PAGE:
Friday, July 03, 2015

Interview with Cat Clarke, author of The Lost and the Found

Hello and welcome back to Fluttering Butterflies! Can you please tell us something about yourself and your new book, The Lost and the Found? 

Hello! It’s so lovely to be back here! Thank you so much for having me. I’m Cat, writer of UKYA and avid consumer of cheese. The Lost and the Found is about a seventeen year-old-girl called Faith, whose abducted sister reappears after thirteen years. I like to think of it as a story that starts with a happy ending and then things move on from there…

One of my favourite aspects of the book is the mentions that the media plays a part in reporting (or not reporting) missing children. Was this something important for you to get across in this book? 

For me, that’s what the book is really all about. It was something I was very interested in exploring – the types of stories that the media chooses to latch onto, and those that it chooses to ignore. It’s awful to see stories about missing teenagers or children consigned to a couple of lines on page 23 of a newspaper, simply because their faces don’t fit or their story isn’t quite ‘acceptable’ to a mainstream audience.

Confession/brag time: Faith and Michel spend lots of time whipping up delicious macarons. What is the best/worst thing you've ever baked/cooked yourself? What's your specialty?

Food is my favourite topic of conversation.  The best thing I ever cooked was very recently, actually! Turkish-spiced chicken with a hot green relish. The recipe is from an amazing cookbook called A Bird in the Hand by Diana Henry. I’m salivating just thinking about that relish. I’m making it again tomorrow! The worst thing I ever made was a gluten-free Victoria sponge for my wife’s birthday. Actually, the end result wasn’t entirely revolting, but it took three attempts to get sponges that weren’t as flat as a pancake. In the process I managed to drop two eggs on the floor, burn my arm, phone a friend in a complete panic AND cry. Suffice to say, baking is NOT my strong point.

In fact, Michel was one of my favourite characters! I loved his and Faith's relationship and it was great to see his position in the modern structure of this family. Talk to me about diversity and representation! 

Thank you! Faith’s parents are divorced, and her dad lives with Michel, a Frenchman. Faith’s dad is bisexual, and Michel is gay. Michel is probably my favourite character in the book, and not just because he’s a master macaron-maker. Diversity is so important. For me it’s just about reflecting the society we live in. I think it’s important to include LGBT parents as well as LGBT teenagers in YA fiction, because it reflects the family situation of lots of young people, and it shows that LGBT kids grow up to be adults too! It sounds obvious, but if we don’t see these adults in YA fiction it’s almost like they don’t exist.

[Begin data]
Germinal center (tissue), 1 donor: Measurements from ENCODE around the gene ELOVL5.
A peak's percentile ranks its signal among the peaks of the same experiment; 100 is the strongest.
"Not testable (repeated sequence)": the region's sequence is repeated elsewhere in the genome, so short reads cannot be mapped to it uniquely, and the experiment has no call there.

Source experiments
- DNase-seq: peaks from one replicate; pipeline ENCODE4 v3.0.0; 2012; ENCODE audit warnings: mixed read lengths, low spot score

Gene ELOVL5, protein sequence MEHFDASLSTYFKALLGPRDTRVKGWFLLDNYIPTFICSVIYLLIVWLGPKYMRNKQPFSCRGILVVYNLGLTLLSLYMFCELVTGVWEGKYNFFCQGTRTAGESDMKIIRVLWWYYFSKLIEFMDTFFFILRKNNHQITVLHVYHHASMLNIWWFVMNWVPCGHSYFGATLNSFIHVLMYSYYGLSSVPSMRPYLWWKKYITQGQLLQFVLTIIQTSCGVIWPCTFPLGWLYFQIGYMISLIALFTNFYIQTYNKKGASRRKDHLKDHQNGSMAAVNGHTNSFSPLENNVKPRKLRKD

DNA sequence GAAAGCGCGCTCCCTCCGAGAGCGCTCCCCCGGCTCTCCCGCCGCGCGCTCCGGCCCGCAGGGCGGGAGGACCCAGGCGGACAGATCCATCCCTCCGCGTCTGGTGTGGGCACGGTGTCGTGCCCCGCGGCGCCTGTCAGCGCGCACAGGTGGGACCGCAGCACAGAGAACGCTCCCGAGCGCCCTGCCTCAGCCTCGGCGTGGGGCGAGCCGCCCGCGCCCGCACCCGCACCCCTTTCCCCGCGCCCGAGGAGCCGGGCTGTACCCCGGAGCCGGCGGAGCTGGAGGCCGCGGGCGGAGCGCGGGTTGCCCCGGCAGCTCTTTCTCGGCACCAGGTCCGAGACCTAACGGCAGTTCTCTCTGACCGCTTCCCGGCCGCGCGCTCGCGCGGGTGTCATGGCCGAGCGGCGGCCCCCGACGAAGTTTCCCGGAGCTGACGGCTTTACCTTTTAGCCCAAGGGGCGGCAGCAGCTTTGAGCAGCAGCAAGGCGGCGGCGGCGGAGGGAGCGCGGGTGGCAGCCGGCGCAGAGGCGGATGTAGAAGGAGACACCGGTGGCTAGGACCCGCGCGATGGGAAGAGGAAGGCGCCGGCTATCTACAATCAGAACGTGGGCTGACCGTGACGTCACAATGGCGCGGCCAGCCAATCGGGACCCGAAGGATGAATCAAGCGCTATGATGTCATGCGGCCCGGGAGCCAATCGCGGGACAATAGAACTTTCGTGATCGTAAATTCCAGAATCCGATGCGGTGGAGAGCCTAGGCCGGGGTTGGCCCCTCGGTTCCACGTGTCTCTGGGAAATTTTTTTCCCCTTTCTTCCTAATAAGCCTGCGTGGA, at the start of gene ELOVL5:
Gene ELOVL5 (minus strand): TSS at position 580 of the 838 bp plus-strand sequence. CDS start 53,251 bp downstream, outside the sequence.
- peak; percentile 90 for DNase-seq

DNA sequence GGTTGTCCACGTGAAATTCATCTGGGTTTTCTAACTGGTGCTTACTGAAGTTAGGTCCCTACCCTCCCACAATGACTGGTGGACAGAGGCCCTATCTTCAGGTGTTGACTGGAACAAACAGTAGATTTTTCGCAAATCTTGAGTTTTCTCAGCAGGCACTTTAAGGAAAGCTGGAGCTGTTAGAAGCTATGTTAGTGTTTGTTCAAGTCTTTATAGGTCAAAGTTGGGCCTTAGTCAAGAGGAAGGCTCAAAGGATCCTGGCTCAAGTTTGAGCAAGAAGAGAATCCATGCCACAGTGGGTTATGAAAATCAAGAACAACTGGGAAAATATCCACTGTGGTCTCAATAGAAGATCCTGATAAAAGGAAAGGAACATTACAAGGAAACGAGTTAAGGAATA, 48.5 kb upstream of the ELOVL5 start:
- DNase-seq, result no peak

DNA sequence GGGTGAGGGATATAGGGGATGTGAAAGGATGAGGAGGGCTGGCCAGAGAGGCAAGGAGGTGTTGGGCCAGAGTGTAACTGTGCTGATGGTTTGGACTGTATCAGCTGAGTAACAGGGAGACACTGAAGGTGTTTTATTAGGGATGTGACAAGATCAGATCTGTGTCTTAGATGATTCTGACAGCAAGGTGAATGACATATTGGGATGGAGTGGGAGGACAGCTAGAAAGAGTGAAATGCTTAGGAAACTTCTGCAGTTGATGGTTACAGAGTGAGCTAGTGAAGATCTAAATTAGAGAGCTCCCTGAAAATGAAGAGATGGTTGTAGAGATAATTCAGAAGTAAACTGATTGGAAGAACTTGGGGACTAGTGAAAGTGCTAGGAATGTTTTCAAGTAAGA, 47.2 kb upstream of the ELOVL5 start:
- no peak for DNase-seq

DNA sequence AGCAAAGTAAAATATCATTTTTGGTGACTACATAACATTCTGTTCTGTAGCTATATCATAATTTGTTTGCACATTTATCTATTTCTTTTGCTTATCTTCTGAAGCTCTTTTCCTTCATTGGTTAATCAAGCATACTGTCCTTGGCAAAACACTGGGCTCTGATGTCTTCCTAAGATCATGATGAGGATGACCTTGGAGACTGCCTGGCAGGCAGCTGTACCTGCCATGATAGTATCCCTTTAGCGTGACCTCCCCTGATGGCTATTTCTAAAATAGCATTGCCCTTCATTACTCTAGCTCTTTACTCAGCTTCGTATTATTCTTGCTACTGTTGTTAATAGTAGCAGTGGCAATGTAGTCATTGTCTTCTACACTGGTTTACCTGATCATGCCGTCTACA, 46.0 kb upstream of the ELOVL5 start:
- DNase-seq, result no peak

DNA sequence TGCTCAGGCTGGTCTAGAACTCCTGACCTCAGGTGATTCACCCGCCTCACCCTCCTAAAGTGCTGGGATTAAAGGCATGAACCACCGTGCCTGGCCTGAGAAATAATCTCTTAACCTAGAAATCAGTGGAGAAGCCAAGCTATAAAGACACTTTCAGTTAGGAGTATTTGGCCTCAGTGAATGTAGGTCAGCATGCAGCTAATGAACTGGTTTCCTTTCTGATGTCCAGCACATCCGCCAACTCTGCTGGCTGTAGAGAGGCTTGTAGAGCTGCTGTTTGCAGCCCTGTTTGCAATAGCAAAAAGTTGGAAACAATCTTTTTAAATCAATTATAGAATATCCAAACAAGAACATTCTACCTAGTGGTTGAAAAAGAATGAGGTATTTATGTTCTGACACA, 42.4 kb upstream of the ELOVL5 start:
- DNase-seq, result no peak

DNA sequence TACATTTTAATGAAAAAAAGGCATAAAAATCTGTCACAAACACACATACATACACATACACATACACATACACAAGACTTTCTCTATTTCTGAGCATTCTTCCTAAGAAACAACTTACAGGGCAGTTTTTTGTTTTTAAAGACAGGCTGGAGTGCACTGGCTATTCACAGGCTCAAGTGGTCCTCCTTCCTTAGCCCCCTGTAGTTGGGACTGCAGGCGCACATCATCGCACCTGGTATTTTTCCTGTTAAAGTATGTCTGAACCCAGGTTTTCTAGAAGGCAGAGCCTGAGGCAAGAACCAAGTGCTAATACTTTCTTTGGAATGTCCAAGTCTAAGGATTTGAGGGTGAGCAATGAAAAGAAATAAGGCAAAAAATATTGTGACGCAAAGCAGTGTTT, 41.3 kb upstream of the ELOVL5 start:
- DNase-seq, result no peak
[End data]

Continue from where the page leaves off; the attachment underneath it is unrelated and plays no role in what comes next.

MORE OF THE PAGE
Usually in author interviews with authors who have written books with a darker plot line, I'd ask what the toughest scene was to write. But for The Lost and the Found, was it harder to hold back from telling us about the darkness Laurel had faced? Was that a conscious decision to spare readers from the traumas she had faced?

The story is told from Faith’s point of view, and she herself is spared most of the details of the trauma Laurel has suffered so it wasn’t a conscious decision to spare readers. The most important thing has to be what’s right for the book.

I quite liked this easy connection that Faith and Laurel had right from the start. Who are you favourite literary sisters?

I love reading about sisters! Nova Ren Suma’s Imaginary Girls is a fascinating and brilliantly dark exploration of the bond between sisters. A new favourite is Sarah Crossan’s One, an astonishing book about conjoined twins. It’s one of the best books I’ve read this year.

If you had £1000 to spend in a shopping spree, where would you go and what would you buy?

I would buy a super comfortable battered old leather armchair, and ban anyone else from sitting on it. Or a super comfortable battered old leather jacket, and ban anyone else from wearing it. And I would probably save some of the money because I’m boring like that. Wait. Scratch that. I’d buy £1000 worth of cheese (and biscuits and assorted chutneys) and host a magnificent cheesefest. Will someone give me £1000 please? 

If one stumbled upon it, from a writerly perspective, what would your internet history tell us? 

Alas I can’t tell you about my current internet history because it would give you all kinds of spoilers about my next book. Oh, and it would also show you that I spend far too much time on social media when I should be writing said book.

The Lost and the Found was one of my most highly anticipated UKYA books published this year, what book(s) are you most looking forward to reading this year? 

I’m SO looking forward to ALL OF THE ABOVE by James Dawson, THE DEAD HOUSE by Dawn Kurtagich, AM I NORMAL YET? by Holly Bourne and COUNTING STARS by Keris Stainton. I have a feeling this is going to be a bumper year for UKYA!

1 comment:

HI! Thank you for leaving a comment, you've just become my new best friend :)